“Lisa Doolittle” goes from Stripper to Writer- An Interview with Eve Littlepage

A few days ago I was looking for an interview that really interested me. I had just finished an great interview with Tom Blubaugh and needed something special to continue with. An open call on several Facebook pages brought a huge amount of material. I found myself reading some very interesting interviews with some very interesting people– then I received an email from Eve. I knew this one had to have precedence over all others. Thank you, Eve!

Eve Littlepage hamming it up as Lisa Doolittle c. 1985

Q) Nice to meet you, Eve. So tell me, what’s your latest work?

A) CELESTIAL BODIES IN ORBIT- Memoirs of the Unknown Stripper, about the ten years I worked as striptease dancer ‘Lisa Doolittle.’ I worked in that business in the mid-70s and mid-80s in the suburbs of Boston, Mass.

Q) How are the public taking to your book? I hope they are as interested as I am– the book is a “killer”.

A) I am just launching it to ‘the public,’ so I can’t really say. I had about a dozen people read my manuscript before I went over it a few times with an editor. The responses have been wonderful! Of course, they are friends, or at least acquaintances, but I would hope they weren’t giving false praise and then sending me out into the world to fall flat on my face. One of the best compliments came from my editor. One her third pass through, she said she was still enjoying it, even though she knew the story by heart at that point!

Q) Tell me about your book? What drove you to write a book about your past? You have such an interesting story to tell!

A) It’s hard for me to sum it up in a line or two, because there are many layers to it. It’s life, which doesn’t always follow the same neatly laid-out plot that you find in fiction. There is a definite story arc that develops as I examine the chain of events that lead me into the business. Thinking it a temporary measure to escape an abusive relationship, I ended up getting stuck in it for ten years. It wasn’t all bad. I actually had a love/hate relationship with stripping. I took a rather unconventional approach to exit the business, following my instincts instead of any ‘How to Forge a New Career’ manuals.

The book weaves memories of my days and nights in the clubs with events in my personal life, and illustrates how they played off of each other. So, like life, it has romance, lust, sex, violence, humor, and a few colorful expletives. Also, though metaphysics is not the main focus, my story is sprinkled with references to The I Ching, spiritual epiphanies, ghostly visitations, and my Wiccan/Pagan path.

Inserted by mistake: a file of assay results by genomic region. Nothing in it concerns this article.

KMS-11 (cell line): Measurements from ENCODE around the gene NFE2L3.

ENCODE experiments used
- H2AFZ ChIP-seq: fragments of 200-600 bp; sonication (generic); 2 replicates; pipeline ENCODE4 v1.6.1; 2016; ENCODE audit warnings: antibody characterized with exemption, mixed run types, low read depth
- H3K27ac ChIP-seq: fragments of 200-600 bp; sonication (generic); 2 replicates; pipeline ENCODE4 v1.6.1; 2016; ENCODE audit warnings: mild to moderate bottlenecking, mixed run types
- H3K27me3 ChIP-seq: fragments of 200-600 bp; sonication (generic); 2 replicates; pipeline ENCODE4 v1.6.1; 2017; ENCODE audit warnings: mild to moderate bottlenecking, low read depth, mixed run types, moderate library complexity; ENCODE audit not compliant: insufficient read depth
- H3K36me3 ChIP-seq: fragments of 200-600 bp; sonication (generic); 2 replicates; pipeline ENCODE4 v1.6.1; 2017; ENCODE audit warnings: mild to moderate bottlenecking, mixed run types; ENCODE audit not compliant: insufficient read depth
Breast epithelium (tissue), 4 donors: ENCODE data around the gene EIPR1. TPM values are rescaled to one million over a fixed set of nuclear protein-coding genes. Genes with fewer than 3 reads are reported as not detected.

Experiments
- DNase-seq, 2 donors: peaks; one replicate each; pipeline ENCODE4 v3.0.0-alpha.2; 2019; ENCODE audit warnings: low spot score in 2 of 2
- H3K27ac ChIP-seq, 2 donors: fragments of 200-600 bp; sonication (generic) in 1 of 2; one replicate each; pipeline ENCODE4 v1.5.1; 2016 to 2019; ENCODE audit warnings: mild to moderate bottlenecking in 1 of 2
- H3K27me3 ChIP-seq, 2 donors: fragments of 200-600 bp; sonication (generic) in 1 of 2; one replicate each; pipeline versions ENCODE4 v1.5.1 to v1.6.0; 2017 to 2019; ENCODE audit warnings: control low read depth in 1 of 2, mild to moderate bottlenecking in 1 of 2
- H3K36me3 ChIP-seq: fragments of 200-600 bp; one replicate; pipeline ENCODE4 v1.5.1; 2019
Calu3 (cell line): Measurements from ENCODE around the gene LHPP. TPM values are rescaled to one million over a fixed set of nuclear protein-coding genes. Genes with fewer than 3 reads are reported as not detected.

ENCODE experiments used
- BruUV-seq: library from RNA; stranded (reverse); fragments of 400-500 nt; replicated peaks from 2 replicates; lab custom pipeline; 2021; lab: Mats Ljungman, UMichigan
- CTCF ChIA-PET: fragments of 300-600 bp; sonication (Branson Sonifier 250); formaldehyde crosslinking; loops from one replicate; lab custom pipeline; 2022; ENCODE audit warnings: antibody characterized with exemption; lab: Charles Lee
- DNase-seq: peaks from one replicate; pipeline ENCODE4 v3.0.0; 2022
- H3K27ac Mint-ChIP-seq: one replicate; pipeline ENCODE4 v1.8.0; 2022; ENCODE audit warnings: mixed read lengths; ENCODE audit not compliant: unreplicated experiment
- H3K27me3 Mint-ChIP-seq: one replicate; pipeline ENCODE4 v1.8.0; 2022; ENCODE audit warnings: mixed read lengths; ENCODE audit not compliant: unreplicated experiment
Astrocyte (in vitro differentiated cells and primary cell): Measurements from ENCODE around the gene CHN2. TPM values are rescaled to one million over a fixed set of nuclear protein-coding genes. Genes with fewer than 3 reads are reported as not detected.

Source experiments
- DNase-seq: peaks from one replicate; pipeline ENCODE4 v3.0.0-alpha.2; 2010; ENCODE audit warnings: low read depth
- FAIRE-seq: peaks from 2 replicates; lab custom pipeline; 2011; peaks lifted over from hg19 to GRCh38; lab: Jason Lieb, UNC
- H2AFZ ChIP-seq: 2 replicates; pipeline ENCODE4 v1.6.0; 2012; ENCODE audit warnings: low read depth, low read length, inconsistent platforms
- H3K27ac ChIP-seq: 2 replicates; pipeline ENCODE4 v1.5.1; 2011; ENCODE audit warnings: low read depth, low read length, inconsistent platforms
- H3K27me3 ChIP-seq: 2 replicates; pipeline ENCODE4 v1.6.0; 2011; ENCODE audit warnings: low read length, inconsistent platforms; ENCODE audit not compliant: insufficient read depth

One thing I took a big chance on was my method of telling the story. I created an author, named Stella Mars, who interviews me to help me write the book. So Stella, her house, parlor, and tape recorder are fictive elements, but the story I am telling her is the true story of the events that happened, and my reflections on them. So far, everyone who has read it says the format works. Some will like it and others may not, but it’s what I needed to do to get the story out.

Q) How do you write? Do you like to listen to music? Do you like silence?

A) I need quiet. Maybe some new-agey instrumental stuff would be okay, but if there are lyrics, I will get distracted. I’ve always been lured by the words, the poetry, in music. I like to have a good block of time, two to three hours, where I know I won’t be interrupted. The first time I sat down to write this book, I stopped after I thought twenty minutes had passed. I was shocked to find it was three hours! That’s when I knew I loved writing. I was in a zone. It’s not always like that, as you other ‘zoners’ know! 

Q) What drives you as a writer?

A) I am at my best when I can be creative. It has manifested many ways in my life, most recently through the medium of writing. I have been writing for years, but just journal entries, a poem here and there, and for business. Stephen King says never to write for the money. Not ever. (Yeah, I know, easy for him.) The need for an income stream, other than my husband’s recession-pelted business and my working-poor level jobs, was my initial boot-in-the-butt. Who knows if this book will be the magic that puts me back in the black, but at least it gives me Hope. And I love Hope. Yet, I get Mr. King’s point. If it felt as laborious and lung-choking as coal mining, I may as well get a pick-axe and start tunneling—at least it would pay right away.

Q) What do you think makes a good book?